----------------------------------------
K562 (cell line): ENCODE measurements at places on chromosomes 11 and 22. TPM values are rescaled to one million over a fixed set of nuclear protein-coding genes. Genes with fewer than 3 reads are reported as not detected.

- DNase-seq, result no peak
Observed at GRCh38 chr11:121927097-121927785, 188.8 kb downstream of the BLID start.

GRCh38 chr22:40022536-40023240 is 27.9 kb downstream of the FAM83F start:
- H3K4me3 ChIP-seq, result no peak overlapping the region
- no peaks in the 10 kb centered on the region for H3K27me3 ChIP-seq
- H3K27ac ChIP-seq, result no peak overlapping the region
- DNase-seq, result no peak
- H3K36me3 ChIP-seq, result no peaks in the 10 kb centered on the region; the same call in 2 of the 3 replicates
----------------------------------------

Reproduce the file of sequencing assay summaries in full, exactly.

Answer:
K562 (cell line): ENCODE measurements at places on chromosomes 11 and 22. TPM values are rescaled to one million over a fixed set of nuclear protein-coding genes. Genes with fewer than 3 reads are reported as not detected.

- DNase-seq, result no peak
Observed at GRCh38 chr11:121927097-121927785, 188.8 kb downstream of the BLID start.

GRCh38 chr22:40022536-40023240 is 27.9 kb downstream of the FAM83F start:
- H3K4me3 ChIP-seq, result no peak overlapping the region
- no peaks in the 10 kb centered on the region for H3K27me3 ChIP-seq
- H3K27ac ChIP-seq, result no peak overlapping the region
- DNase-seq, result no peak
- H3K36me3 ChIP-seq, result no peaks in the 10 kb centered on the region; the same call in 2 of the 3 replicates